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Authorities Warn Not to Insert Found USB Drives into Your Computers


Those little data storage devices called USB or flash drives can really wreak a lot of havoc. They come in all shapes and sizes, different colors, and some even light up when they are inserted into a computer. They are also very intriguing when found lying around and that’s not good.

In fact, these little devices have been found to harbor all kinds of malware that gets downloaded to the computers into which they are inserted and often, the user is none-the-wiser.  The police in the Australian State of Victoria recently warned the locals that malware-laden USB drives were being left in their mailboxes. They were found to install fraudulent media streaming service offers and do other harms.



The advice to thwart this type of attack is to never insert one of these devices into your computers unless you know specifically what is on it or that you put it there yourself. Never plug one in that you just find unexpectedly or lying around. If you suspect it may belong to someone you know or have information you need or want, take it to your IT department or a technical support professional and let them find out what it stores. They often have computers available for scanning such items so that malware is not unleashed onto the network or your computer.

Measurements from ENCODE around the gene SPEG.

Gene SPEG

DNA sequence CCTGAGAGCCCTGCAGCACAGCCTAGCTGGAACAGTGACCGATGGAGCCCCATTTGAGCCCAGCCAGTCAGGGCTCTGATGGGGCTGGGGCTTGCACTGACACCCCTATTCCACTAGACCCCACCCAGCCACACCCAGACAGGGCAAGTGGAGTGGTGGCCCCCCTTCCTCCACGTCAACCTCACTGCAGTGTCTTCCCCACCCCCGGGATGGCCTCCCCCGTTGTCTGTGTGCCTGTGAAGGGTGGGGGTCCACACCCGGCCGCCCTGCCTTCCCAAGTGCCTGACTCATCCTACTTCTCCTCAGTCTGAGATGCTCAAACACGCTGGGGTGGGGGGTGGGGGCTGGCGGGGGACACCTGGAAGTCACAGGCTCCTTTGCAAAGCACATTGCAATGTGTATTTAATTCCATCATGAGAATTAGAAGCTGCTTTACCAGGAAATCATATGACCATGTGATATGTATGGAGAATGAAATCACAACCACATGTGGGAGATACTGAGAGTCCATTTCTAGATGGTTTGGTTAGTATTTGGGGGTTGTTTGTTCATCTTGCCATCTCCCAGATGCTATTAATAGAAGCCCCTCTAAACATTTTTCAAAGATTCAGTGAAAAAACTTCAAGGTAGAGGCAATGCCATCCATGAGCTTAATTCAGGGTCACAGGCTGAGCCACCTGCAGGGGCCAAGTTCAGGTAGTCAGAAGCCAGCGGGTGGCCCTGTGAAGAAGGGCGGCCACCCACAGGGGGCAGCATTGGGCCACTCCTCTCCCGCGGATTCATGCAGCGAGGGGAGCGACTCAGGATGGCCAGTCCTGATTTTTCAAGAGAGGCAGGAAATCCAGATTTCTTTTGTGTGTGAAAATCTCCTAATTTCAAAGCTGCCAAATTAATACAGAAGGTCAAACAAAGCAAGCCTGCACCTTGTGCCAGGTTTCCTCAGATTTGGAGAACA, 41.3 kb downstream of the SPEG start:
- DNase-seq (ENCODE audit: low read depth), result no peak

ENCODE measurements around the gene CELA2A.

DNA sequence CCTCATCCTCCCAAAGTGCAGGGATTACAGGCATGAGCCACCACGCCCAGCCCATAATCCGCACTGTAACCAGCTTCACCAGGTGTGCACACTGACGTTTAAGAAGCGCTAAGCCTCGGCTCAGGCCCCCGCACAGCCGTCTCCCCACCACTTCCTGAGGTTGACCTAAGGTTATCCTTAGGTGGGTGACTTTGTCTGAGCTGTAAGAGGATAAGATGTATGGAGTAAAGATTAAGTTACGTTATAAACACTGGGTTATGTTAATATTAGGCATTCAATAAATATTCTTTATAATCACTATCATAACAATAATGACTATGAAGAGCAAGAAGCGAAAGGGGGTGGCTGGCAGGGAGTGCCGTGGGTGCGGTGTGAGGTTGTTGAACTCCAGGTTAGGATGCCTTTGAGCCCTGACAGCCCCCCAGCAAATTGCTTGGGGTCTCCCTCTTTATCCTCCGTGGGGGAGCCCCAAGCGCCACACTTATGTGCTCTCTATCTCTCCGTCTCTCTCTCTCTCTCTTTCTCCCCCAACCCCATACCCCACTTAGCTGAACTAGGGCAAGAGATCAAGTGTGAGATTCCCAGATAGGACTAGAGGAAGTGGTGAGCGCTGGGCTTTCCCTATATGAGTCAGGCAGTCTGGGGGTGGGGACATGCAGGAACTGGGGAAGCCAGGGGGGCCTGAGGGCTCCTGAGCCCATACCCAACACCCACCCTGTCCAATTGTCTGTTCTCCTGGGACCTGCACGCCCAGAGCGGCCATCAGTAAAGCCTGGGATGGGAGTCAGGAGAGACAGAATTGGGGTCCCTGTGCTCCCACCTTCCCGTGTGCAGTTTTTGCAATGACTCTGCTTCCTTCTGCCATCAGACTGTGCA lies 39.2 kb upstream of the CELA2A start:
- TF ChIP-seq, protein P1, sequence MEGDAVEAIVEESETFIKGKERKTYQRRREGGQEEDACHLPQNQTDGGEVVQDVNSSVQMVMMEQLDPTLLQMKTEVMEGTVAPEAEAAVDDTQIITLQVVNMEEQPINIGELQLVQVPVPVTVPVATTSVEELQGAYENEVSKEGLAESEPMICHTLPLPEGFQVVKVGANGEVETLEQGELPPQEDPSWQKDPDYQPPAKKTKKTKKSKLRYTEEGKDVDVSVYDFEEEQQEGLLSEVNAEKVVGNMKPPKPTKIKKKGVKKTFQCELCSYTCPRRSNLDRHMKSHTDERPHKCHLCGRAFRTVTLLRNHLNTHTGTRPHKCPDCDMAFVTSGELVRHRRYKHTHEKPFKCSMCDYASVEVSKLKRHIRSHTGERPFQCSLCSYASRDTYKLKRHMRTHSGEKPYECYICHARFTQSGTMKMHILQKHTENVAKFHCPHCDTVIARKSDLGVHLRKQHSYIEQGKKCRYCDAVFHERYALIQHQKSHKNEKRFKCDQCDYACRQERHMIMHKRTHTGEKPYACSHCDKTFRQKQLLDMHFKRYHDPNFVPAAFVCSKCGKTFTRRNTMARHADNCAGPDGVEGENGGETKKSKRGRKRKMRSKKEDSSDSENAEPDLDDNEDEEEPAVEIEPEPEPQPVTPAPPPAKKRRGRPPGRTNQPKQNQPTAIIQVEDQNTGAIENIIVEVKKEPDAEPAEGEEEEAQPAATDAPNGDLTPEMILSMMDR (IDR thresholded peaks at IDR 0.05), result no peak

Just because the above incident happened in Australia, it doesn’t mean it can’t or doesn’t happen anywhere.



In fact, a security researcher demonstrated the dangers of inserting a random USB drive at the 2016 Black Hat Conference. She left nearly 300 of the little drives in various locations around the campus of the University of Illinois Urbana-Champaign just to see what would happen. The result was that almost half of those who found the drives actually inserted them into a computer and tried to open the file that was stored on it.


Jim Stickley of Stickley on Security was able to use a USB drive to download a file onto a locked Windows 10 computer in less than a minute. He did it as a demonstration to show how fast malware can get onto your computer. A criminal may not have those good intentions.


In yet another case, someone working for the Dutch chemical company DSM found an USB drive in the company parking lot.  That person did the right thing and took it to IT department where it was found to be a cyber-espionage attempt. It included a key-logger that could steal user names and passwords. It then sent that information off to an external location.

 


Reprinted with permission. © Copyright 2016 Stickley on Security